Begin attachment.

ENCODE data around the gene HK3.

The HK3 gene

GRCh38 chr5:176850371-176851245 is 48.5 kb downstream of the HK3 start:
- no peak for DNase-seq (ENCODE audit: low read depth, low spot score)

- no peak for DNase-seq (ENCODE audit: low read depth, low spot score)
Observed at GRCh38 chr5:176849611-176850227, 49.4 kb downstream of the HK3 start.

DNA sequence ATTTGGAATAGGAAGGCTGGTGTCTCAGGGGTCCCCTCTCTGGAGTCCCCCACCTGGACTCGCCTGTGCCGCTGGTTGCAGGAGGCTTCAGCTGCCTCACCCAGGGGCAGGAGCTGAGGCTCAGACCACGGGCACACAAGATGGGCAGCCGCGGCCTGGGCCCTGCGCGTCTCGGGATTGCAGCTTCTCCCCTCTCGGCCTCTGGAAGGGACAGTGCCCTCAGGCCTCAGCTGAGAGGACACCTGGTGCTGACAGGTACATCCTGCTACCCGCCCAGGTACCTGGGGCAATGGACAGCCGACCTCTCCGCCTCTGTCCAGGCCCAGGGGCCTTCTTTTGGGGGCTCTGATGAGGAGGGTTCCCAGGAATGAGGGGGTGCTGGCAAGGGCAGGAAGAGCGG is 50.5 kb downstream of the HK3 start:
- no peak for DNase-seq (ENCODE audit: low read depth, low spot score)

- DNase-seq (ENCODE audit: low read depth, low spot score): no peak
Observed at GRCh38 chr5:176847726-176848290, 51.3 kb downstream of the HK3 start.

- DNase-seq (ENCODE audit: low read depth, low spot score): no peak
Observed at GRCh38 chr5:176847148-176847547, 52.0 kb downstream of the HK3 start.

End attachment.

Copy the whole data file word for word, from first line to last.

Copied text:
ENCODE data around the gene HK3.

The HK3 gene

GRCh38 chr5:176850371-176851245 is 48.5 kb downstream of the HK3 start:
- no peak for DNase-seq (ENCODE audit: low read depth, low spot score)

- no peak for DNase-seq (ENCODE audit: low read depth, low spot score)
Observed at GRCh38 chr5:176849611-176850227, 49.4 kb downstream of the HK3 start.

DNA sequence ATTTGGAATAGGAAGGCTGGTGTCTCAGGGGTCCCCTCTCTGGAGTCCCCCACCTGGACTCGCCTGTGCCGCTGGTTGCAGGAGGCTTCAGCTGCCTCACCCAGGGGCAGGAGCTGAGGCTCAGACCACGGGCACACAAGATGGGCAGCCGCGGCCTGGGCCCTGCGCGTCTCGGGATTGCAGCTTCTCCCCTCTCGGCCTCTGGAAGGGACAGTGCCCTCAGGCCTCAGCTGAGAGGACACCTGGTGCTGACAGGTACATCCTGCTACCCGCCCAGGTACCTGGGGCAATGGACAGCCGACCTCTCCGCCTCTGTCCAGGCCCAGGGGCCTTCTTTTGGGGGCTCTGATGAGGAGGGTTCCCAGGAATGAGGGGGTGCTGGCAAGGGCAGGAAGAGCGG is 50.5 kb downstream of the HK3 start:
- no peak for DNase-seq (ENCODE audit: low read depth, low spot score)

- DNase-seq (ENCODE audit: low read depth, low spot score): no peak
Observed at GRCh38 chr5:176847726-176848290, 51.3 kb downstream of the HK3 start.

- DNase-seq (ENCODE audit: low read depth, low spot score): no peak
Observed at GRCh38 chr5:176847148-176847547, 52.0 kb downstream of the HK3 start.